1981 was a transition year for NASCAR. This was the year that wheelbases changed from 115 inches to 112, which left cars like the Chevelle and the Torino in the dust and saw new models, like the “Box Fox” Thunderbird and the GM G-bodies start to take hold. The change had been made to reflect the downsizing trend among new cars being sold, and early on, the handling of these new machines proved to be…well, spooky. The notchbacked GM G-bodies had trouble from the start, with airborne crashes occurring during testing and early races. By the Daytona 500, NASCAR had been trying to get the notchbacked Monte Carlos, Cutlasses, and Regals to stick to the track with spoiler changes…and that was fine and good for most. But the G-body shell wasn’t the only GM car approved for use in NASCAR, so was the A-G body shell, which Bobby Allison was using. His Pontiac LeMans had a sloped rear window that had better aero than the G-body shell by a mile, and he knew it. Other teams didn’t…some claimed that his LeMans was illegal, others claimed that NASCAR had told them that the LeMans and it’s kissing cousins weren’t welcomed at NASCAR tracks. Either way, Allison found himself with a lot of very angry looks pointed his way.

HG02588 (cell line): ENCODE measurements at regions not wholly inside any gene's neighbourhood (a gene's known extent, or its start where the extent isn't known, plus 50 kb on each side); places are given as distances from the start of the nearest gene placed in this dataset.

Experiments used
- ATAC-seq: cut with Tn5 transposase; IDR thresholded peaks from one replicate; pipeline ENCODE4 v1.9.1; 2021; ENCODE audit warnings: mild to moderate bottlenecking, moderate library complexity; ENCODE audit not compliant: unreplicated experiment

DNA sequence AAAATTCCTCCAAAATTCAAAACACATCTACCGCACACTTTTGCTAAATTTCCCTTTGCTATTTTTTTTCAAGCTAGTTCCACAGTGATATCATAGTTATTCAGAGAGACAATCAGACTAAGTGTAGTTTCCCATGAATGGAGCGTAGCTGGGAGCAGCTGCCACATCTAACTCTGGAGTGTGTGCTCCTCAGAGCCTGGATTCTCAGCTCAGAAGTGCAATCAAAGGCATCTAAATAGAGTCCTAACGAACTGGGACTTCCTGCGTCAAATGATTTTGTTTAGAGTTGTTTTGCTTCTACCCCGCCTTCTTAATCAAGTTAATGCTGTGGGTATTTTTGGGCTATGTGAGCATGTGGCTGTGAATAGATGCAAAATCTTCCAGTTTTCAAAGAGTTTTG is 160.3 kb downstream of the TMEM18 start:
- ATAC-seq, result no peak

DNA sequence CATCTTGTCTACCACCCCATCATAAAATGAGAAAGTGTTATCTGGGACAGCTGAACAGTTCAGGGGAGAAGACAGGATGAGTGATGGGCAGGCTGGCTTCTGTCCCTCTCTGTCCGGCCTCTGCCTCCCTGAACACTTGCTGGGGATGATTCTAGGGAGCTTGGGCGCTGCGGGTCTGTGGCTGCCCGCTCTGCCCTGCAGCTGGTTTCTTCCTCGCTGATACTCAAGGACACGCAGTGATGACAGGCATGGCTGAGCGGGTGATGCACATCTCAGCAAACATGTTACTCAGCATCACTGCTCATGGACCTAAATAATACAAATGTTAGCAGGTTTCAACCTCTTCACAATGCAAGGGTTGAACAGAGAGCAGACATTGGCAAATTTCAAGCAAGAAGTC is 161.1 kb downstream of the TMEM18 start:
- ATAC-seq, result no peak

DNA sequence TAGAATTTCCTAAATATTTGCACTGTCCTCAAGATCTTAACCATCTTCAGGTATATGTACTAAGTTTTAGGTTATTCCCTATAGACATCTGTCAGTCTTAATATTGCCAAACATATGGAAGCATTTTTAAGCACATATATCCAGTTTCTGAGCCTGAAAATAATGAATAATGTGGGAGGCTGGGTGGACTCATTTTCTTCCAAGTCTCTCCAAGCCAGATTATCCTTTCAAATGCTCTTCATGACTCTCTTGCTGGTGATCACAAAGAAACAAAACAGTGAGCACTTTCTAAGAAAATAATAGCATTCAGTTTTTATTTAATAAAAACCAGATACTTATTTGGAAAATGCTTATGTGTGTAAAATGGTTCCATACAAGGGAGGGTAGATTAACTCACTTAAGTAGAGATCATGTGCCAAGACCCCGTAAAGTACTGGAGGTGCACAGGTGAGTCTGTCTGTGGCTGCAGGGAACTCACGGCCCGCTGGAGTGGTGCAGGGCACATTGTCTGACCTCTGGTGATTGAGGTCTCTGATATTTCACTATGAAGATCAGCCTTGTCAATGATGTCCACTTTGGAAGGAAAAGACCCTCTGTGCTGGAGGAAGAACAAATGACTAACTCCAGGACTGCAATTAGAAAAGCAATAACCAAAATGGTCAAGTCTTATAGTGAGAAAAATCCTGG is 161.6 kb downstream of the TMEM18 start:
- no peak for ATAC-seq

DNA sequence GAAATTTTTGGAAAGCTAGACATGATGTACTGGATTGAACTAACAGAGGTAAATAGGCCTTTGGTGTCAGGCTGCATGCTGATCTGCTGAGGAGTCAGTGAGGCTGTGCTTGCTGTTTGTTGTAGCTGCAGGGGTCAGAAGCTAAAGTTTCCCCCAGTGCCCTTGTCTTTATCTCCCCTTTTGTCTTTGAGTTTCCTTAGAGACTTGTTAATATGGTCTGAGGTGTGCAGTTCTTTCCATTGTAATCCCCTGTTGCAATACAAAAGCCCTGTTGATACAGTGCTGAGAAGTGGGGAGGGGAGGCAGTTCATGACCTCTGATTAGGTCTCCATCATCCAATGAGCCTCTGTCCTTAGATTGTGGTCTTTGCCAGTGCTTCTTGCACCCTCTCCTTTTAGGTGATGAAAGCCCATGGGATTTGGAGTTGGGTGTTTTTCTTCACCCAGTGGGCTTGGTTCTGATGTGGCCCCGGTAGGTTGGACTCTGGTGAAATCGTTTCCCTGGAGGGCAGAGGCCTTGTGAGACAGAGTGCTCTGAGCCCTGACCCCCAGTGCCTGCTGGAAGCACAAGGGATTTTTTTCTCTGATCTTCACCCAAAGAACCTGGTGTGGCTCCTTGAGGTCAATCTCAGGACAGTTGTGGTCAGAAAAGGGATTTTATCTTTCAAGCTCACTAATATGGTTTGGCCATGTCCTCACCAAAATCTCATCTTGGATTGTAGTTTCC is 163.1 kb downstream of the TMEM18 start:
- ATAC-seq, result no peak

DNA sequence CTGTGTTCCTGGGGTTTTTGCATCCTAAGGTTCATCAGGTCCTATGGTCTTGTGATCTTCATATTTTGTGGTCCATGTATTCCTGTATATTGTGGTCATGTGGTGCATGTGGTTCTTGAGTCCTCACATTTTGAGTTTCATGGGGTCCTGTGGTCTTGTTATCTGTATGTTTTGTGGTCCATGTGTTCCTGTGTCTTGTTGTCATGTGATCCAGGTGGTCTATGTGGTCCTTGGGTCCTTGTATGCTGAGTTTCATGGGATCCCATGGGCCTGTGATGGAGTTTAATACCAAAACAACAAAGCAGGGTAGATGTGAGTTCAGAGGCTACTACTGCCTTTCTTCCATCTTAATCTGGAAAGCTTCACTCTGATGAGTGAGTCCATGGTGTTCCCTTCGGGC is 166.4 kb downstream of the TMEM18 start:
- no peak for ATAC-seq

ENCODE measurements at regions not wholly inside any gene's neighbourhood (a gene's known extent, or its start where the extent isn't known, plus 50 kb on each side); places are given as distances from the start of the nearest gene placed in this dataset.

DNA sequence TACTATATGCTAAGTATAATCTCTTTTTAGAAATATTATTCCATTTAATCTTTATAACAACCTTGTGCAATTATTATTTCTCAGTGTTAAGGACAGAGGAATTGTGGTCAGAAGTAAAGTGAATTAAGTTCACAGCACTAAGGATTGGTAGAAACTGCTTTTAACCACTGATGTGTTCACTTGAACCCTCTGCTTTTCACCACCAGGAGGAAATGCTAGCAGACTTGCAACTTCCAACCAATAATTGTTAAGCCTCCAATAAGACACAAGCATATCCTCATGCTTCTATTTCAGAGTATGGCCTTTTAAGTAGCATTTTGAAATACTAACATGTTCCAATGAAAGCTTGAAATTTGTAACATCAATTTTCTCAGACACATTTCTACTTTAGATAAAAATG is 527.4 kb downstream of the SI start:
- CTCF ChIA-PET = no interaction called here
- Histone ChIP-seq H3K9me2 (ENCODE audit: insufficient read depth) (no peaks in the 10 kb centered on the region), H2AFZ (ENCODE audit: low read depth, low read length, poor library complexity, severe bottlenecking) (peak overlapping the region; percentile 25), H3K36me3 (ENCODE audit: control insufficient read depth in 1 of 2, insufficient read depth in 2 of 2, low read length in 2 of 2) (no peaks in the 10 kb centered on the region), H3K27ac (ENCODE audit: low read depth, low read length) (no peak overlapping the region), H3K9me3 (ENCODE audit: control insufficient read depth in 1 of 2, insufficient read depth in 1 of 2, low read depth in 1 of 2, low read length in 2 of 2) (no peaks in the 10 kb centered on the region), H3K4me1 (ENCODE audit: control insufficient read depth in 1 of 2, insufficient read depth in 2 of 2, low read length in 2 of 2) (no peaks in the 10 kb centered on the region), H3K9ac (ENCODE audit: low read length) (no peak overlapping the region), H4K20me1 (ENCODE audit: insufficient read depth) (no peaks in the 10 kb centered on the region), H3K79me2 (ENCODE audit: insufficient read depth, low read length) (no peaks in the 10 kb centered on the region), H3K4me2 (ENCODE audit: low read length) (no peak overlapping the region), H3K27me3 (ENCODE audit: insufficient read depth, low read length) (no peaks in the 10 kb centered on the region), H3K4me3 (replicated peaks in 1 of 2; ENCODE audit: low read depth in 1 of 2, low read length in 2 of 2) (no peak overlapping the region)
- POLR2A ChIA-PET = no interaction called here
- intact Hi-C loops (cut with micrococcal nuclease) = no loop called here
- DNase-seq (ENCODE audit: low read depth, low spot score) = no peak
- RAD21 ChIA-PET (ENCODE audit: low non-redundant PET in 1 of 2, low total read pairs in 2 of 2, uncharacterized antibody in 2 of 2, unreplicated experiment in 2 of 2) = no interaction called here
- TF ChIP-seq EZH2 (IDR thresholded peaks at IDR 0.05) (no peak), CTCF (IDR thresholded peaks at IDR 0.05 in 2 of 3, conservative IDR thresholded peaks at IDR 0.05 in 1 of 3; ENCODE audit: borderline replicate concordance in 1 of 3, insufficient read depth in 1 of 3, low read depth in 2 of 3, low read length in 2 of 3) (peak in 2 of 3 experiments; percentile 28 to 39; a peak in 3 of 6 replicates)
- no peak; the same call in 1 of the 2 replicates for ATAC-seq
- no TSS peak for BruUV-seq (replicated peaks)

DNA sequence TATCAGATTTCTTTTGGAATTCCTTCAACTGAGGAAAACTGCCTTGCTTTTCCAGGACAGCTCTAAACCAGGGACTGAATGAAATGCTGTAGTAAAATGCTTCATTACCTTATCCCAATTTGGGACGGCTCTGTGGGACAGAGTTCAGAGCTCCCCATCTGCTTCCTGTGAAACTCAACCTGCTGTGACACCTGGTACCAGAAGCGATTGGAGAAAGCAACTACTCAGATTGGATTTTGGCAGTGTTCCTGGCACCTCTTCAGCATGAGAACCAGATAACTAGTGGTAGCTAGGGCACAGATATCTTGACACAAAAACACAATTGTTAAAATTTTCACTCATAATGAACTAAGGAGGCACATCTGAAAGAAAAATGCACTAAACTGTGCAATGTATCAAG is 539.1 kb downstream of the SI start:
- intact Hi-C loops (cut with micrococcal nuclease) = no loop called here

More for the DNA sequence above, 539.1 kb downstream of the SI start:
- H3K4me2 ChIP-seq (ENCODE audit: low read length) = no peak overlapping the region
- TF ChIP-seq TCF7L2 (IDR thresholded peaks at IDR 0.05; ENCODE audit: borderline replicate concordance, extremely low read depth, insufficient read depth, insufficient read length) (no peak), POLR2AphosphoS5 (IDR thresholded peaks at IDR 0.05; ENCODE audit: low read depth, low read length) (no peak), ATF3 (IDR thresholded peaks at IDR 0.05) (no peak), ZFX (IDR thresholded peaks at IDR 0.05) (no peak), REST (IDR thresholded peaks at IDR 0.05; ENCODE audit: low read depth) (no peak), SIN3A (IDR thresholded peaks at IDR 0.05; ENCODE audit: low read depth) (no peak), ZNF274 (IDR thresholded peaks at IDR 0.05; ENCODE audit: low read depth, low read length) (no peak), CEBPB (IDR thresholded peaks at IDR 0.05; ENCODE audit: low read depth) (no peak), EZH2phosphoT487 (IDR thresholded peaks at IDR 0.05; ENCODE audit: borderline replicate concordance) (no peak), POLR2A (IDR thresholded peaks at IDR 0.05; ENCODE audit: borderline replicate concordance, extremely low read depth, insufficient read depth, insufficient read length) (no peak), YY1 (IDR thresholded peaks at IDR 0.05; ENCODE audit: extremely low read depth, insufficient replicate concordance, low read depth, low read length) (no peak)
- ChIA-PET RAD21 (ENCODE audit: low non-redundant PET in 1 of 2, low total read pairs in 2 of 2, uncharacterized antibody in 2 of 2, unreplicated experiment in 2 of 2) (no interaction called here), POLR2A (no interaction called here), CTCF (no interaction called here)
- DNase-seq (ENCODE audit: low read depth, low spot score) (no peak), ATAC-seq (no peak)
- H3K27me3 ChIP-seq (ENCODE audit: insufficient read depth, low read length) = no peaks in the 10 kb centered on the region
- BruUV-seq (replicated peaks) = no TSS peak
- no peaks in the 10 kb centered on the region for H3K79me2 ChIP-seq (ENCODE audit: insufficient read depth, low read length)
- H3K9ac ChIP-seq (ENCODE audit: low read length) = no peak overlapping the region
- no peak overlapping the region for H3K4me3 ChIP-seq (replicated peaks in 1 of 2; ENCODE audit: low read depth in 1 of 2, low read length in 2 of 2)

No matter, he could drive away from them if he needed. Who was going to challenge him? The Fords had the aero of a thrown brick, and it was known by this time that nobody running a Chrysler product had anything competitive. Richard Petty’s testing of a Dodge Mirada at the personal request of Lee Iacocca had proved that the Mirada was slower by eight miles an hour, and it was the last straw for Petty, who was in GM vehicles for the rest of his career as a driver. The 1981 Daytona 500 was a trial by fire, as each driver had to figure out how to make a smaller, less stable machine handle without spinning out and causing cars to catch flight.